British sopranos Lucy Crowe and Emma Bell are making their role debuts as the Vixen and the Fox in The Cunning Little Vixen at Glyndebourne next year. The Janáček opera is one of three new productions for Glyndebourne’s 2012 season, which begins on May 20. Directed by Melly Still and conducted by musical director Vladimir Jurowski, it also features celebrated Russian baritone Sergei Leiferkus, who returns to Glyndebourne to play the Gamekeeper.
The season’s second new production includes last year’s Fiordilgi, Sally Matthews, making her debut as The Countess in Mozart’s Le nozze di Figaro. The production, by Michael Grandage, features the Orchestra of the Age of Enlightenment under Robin Ticciati, who takes over as Glyndebourne’s musical director in 2014. American mezzo Isabel Leonard makes her Glyndebourne debut as Cherubino.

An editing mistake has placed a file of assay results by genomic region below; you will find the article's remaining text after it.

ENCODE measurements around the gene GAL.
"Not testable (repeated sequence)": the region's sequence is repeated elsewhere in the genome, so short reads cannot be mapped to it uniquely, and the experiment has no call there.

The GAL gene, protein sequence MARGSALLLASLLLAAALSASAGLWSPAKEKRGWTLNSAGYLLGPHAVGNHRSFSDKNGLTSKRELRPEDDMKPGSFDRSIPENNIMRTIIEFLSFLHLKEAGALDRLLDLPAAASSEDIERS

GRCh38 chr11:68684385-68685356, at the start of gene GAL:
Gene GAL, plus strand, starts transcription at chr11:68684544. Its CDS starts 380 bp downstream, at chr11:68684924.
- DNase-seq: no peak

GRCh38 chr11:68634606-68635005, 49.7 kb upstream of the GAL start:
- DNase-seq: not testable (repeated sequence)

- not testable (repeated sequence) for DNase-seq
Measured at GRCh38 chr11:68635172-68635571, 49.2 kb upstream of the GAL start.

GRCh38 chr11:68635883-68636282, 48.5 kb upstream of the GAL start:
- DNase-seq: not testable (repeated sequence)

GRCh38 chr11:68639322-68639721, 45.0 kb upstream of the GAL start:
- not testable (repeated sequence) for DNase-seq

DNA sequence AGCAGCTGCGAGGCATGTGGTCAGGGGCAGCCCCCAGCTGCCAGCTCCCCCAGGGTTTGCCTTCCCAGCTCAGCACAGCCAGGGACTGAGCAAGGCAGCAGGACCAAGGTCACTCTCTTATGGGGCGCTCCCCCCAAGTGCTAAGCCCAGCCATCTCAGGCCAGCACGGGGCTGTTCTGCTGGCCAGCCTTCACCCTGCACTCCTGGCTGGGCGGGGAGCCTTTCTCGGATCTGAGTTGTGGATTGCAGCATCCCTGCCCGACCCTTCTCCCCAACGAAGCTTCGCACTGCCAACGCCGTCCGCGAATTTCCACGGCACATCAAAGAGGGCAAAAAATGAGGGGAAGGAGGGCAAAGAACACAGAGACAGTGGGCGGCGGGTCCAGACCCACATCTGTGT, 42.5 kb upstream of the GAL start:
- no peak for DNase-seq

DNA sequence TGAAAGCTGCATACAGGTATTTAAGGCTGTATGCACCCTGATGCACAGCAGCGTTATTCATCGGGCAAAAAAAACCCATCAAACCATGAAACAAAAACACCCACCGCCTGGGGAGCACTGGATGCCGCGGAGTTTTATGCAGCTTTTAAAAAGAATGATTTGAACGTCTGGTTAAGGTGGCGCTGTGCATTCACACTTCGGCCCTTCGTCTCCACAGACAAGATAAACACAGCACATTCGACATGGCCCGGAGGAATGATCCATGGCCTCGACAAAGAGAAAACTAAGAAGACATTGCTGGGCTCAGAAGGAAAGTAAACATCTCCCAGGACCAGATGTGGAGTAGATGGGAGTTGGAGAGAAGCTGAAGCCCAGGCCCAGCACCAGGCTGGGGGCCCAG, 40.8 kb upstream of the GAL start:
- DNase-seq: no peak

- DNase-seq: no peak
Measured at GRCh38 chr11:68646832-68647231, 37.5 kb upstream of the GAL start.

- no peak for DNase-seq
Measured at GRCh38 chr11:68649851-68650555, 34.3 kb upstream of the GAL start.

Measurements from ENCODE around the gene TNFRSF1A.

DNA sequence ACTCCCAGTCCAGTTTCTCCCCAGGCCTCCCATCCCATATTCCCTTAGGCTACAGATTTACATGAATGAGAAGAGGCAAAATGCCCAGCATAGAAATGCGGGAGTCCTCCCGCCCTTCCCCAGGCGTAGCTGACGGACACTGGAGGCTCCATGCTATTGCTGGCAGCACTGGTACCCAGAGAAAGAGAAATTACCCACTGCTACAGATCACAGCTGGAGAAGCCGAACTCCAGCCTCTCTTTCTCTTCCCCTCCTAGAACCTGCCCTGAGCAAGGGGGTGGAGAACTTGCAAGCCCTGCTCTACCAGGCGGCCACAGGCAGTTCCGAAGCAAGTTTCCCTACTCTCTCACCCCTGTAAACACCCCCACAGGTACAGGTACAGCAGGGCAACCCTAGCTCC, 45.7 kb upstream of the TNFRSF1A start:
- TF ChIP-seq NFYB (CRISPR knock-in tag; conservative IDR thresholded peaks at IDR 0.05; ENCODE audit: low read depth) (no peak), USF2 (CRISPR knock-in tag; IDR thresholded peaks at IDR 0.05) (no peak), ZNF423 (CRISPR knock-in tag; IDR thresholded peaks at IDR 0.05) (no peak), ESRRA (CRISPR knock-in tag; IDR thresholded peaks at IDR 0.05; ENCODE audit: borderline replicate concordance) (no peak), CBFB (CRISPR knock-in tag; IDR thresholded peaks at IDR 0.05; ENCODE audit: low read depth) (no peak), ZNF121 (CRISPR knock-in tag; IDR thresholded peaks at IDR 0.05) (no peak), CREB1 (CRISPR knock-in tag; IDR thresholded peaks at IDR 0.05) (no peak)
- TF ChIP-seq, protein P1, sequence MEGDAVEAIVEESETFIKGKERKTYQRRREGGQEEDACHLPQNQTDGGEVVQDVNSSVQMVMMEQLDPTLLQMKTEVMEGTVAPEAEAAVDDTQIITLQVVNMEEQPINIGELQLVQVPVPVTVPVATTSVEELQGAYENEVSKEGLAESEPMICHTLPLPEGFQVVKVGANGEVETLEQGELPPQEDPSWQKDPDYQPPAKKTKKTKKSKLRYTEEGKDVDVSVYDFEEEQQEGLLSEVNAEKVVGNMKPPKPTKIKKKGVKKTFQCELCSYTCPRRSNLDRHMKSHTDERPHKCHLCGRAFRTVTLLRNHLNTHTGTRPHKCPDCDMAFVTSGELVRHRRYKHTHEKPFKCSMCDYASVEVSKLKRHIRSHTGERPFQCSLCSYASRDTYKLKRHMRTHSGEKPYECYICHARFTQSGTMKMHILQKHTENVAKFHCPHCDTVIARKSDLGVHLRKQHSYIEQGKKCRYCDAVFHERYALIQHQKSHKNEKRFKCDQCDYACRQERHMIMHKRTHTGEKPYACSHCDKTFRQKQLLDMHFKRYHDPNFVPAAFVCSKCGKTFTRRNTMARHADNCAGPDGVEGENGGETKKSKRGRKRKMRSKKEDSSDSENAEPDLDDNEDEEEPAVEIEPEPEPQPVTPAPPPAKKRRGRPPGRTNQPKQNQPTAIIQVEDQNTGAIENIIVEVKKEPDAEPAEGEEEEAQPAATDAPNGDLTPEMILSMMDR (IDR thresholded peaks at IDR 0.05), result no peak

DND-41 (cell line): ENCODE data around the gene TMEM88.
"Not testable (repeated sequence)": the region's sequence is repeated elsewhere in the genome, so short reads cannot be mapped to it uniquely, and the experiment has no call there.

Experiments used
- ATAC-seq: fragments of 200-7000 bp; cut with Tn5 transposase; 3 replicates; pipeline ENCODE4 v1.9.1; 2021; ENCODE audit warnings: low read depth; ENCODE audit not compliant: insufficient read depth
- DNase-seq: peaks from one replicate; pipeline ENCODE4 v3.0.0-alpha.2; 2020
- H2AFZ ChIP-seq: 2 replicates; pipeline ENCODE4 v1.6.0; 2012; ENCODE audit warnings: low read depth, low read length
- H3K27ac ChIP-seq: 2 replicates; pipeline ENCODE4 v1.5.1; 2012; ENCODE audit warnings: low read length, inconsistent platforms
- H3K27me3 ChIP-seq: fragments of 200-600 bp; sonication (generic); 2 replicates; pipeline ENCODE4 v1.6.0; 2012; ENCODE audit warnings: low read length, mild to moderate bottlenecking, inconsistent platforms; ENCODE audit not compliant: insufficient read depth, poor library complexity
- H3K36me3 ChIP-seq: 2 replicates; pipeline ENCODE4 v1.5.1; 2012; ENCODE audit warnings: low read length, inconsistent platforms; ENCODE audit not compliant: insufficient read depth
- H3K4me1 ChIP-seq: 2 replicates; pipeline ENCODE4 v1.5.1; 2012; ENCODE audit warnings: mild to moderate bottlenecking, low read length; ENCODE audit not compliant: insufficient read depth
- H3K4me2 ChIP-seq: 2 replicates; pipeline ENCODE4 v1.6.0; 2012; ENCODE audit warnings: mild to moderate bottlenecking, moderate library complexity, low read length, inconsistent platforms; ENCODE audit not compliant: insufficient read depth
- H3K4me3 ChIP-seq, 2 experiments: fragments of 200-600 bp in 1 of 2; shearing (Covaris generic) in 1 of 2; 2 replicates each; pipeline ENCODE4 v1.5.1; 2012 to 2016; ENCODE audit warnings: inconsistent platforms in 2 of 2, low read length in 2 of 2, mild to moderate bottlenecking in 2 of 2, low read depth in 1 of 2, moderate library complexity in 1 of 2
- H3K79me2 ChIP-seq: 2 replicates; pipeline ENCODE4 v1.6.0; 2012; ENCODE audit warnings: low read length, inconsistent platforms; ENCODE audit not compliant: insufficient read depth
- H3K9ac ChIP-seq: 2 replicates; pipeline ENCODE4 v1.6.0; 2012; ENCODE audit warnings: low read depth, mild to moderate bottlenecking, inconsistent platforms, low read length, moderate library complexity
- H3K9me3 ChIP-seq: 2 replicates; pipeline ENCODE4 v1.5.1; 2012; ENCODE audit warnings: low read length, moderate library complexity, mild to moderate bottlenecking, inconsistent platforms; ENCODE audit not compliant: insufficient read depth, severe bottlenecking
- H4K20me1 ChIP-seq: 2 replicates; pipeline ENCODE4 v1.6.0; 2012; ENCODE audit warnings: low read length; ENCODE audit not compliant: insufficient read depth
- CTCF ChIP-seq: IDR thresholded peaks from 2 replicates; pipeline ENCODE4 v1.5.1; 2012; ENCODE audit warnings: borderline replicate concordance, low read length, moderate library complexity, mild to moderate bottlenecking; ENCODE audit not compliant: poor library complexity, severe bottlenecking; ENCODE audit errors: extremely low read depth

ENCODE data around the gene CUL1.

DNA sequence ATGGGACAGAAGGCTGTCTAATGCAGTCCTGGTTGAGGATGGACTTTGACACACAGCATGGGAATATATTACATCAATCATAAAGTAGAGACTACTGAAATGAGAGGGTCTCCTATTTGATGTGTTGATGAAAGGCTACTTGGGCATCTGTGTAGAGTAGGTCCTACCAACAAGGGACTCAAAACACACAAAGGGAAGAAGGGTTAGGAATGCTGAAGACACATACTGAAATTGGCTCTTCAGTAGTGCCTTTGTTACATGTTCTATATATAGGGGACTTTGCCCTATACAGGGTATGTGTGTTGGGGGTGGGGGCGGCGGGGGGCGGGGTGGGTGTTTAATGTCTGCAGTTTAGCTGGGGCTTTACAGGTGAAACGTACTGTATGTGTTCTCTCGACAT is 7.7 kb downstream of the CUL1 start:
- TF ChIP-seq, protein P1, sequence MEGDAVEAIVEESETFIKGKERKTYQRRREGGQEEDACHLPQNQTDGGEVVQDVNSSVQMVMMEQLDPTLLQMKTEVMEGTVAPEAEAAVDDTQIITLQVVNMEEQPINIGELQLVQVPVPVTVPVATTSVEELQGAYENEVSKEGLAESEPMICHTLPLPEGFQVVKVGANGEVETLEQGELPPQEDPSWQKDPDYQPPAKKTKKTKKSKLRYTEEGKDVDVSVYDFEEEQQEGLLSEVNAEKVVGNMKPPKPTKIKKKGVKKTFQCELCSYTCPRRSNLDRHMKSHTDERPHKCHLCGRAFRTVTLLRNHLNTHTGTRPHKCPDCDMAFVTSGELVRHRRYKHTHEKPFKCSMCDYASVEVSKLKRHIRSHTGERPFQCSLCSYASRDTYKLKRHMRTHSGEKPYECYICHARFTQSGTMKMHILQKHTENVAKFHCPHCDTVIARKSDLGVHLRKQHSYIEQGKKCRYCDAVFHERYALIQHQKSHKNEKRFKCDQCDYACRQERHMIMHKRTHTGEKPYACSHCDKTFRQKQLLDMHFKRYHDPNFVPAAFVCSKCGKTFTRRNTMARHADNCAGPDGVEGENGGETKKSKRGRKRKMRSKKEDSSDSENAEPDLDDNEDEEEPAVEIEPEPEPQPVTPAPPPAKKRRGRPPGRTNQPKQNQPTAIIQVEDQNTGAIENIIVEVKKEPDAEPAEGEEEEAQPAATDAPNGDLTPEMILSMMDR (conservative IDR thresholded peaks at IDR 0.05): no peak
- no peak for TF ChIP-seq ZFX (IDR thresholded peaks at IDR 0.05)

The third new production, which coincides with the Olympics, is a double-bill of Ravel’s L’heure espagnole and L’enfant et les sortilèges. The operas are directed by Laurent Pelly and conducted by Kazushi Ono. French mezzo Stéphanie d’Oustrac, who made her Glyndebourne debut in Giulio Cesare in 2009, sings the role of Concepción in L’heure espagnole.
The first of the season’s three revivals is Rossini’s La Cenerentola, which features Sir Peter Hall’s 2005 staging revived by Lynne Hockney and is conducted by James Gaffigan. Chinese baritone Shenyang makes his Glyndebourne debut as Alidoro, and American mezzo Elizabeth DeShong stars as Angelina.
David McVicar’s 2000 Glyndebourne on Tour production of La bohème, revived by Lee Blakely, is conducted by Kirill Karabits. It features two BBC Cardiff Singer of the World winners, Russian soprano Ekaterina Scherbachenko, who won in 2009, as Mimi, and this year’s winner, Ukrainian baritone Andrei Bondarenko, as Marcello.
And finally, Jonathan Kent returns to Glyndebourne to revive his own hit 2009 production of Purcell’s The Fairy Queen (the DVD won a 2010 Gramophone Award). Laurence Cummings conducts the OAE and the cast includes Carolyn Sampson and 2007 John Christie Award-winner Peter Gijsbertsen.